We examined the causes of the differences between the descending and ascending profiles in order to determine which profiles should be used for the comparison with the EM27/SUN. For the aircraft data, the potential vorticity, which has been previously used as an indicator to determine the tropopause height (Trickl et al., 2011), was investigated along the aircraft tracks. The potential vorticity was calculated from the European Centre for Medium-Range Weather Forecasts (ECMWF) fifth-generation reanalysis (ERA5) with a spatial resolution of ∘ and a temporal resolution of 1 h (C3S, 2017). Figure 2a shows the CO2 profiles obtained from the aircraft-borne measurements above 7 km over Rikubetsu, color-coded by the corresponding potential vorticity values. We found that when the potential vorticity was greater than approximately 3 PVU (potential vorticity units; 1 PVU = 10−6 m2 s−1 K kg−1), the CO2 and CH4 mole fractions began to decrease. We, therefore, assumed that the air masses with potential vorticity values of more than 3 PVU were of stratospheric origin and that the tropopause height corresponded to 3 PVU. Figure 2b shows the latitude–longitude cross section of the geopotential height corresponding to the potential vorticity of 3 PVU at 02:00 UTC on 27 April 2016, and the altitude–longitude cross section of the potential vorticity averaged between 42 and 45∘ N is shown in Fig. S1 in the Supplement. A strip-shaped subsidence of the tropopause (tropopause fold) occurred over Hokkaido, and the southern border of the tropopause fold occurred over Rikubetsu. The tropopause fold has been observed to form on the north side of the upper tropospheric jet stream (Holton et al., 1995), and this is apparent in Fig. 2b. In the northern extratropics, e.g., Hokkaido, the tropopause fold most frequently occurs from April to June (Stohl et al., 2003). We compared the tropopauses based on the potential vorticity (dynamical tropopauses) with those determined by radiosonde temperature data (lapse rate tropopauses): the two types of tropopauses were spatially consistent (Table 1). The dynamical tropopause over Sapporo was higher than those over Rikubetsu and Wakkanai and was similar to the dynamical tropopause for the ascending profile. Because the dynamical tropopause over Rikubetsu was consistent with that of the descending profile, we decided to compare the descending profile with the EM27/SUN data.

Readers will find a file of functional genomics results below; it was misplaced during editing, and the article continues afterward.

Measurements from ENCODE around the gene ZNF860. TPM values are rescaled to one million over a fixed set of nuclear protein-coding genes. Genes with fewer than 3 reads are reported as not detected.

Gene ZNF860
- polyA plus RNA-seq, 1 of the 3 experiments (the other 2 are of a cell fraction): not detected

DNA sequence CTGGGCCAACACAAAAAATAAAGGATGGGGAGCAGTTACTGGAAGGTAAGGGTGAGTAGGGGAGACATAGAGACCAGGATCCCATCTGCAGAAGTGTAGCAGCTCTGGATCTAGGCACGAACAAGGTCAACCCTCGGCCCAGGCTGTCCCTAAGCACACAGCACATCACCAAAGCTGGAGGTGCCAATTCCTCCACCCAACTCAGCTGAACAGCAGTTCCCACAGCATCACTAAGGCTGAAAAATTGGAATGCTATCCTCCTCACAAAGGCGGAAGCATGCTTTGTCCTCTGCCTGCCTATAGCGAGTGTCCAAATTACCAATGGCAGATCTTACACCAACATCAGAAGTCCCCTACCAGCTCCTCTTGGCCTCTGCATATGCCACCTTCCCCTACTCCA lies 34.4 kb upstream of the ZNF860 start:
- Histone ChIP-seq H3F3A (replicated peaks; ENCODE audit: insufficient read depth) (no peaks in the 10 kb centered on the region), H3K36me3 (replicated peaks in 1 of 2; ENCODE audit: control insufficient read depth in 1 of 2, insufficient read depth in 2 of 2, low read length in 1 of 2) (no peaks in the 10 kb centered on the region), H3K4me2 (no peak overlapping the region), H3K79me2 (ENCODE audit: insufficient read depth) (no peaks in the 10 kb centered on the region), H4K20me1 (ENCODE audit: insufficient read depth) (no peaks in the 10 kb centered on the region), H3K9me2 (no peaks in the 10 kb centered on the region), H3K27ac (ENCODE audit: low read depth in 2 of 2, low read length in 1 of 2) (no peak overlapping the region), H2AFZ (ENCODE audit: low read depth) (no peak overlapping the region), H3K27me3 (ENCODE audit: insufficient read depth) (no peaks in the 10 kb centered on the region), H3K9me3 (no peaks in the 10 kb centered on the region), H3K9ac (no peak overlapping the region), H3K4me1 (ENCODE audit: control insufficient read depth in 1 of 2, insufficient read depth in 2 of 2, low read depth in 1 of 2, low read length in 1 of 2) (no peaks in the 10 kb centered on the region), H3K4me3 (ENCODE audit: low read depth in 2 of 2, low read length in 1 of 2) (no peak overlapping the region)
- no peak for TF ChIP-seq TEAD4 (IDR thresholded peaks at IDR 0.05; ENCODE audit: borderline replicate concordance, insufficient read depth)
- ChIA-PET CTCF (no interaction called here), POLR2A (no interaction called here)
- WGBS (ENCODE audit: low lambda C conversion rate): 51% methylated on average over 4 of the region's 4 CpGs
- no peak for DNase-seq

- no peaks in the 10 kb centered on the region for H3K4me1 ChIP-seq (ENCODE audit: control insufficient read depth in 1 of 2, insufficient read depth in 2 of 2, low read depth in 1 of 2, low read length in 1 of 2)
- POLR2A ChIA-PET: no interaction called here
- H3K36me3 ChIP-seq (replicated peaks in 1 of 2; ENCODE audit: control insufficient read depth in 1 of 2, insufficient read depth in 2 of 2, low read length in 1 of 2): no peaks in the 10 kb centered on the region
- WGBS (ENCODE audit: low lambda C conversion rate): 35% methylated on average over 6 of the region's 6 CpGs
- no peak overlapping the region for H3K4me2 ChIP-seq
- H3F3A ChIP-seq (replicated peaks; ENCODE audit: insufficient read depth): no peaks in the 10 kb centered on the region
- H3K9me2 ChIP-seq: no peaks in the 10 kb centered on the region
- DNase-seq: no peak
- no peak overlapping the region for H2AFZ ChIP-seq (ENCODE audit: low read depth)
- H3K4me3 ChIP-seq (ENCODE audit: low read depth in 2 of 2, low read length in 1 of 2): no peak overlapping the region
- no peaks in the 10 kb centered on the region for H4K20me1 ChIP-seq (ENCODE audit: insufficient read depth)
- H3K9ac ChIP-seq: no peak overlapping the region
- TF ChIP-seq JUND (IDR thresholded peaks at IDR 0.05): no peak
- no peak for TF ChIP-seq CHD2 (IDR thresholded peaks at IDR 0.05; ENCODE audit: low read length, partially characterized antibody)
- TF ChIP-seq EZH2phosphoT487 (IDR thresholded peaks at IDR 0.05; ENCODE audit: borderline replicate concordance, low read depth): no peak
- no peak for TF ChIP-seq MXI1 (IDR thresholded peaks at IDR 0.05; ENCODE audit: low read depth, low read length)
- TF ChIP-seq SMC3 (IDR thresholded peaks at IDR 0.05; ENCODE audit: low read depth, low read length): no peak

Although the altitude range of the descending flight around Rikubetsu was limited to 0.10–10.81 km, the aircraft data covered the entire troposphere above the altitude of the ground-based instruments (elevation of the instrument: 0.38 km); consequently, there was no need to extrapolate the aircraft data in the troposphere. The aircraft data were connected to the a priori profile in the GGG2014 above ceiling heights (i.e., in the stratosphere). The a priori profiles are created on the basis of tropopause height from the National Centers for Environmental Prediction reanalysis (Wunch et al., 2015). The a priori profile was shifted in an altitude as a function of the retrieved scaling factor of hydrogen fluoride to make the profile more proper (Wunch et al., 2010), before being connected with the aircraft data. We refer to the shifted tropopause height as the GGG2014-derived tropopause height (Table 1). To investigate uncertainties in the aircraft XCO2 and XCH4 data, we performed a sensitivity analysis in which we perturbed each source of uncertainty (i.e., measurement uncertainty and tropopause height) by a realistic amount and compared the resulting XCO2 and XCH4 with the corresponding unperturbed case. We separated the sources of uncertainties into tropospheric and stratospheric parts, and the total uncertainty was estimated as a root sum square of each part. We estimated the uncertainties in the aircraft CO2 data to be 0.27 ppm from the square root of the sum of the squares of both a precision of 0.1 ppm and an accuracy of 0.25 ppm (Vay et al., 2011; Tang et al., 2018). The uncertainty in the stratospheric CO2 mole fraction was estimated to be 0.3 %, and the perturbed CO2 profile was created by shifting the a priori profile up by 1 km and adding 0.3 % uncertainty to the a priori profile (Wunch et al., 2010). For CH4, the uncertainty in the aircraft data was estimated to be 0.1 % (https://www-gte.larc.nasa.gov/pem/DACOM.htm, last access: 5 September 2019). The perturbed CH4 profile was created by shifting the a priori profile up by 1 km. The estimated uncertainties in aircraft XCO2 and XCH4 are listed in Table 2.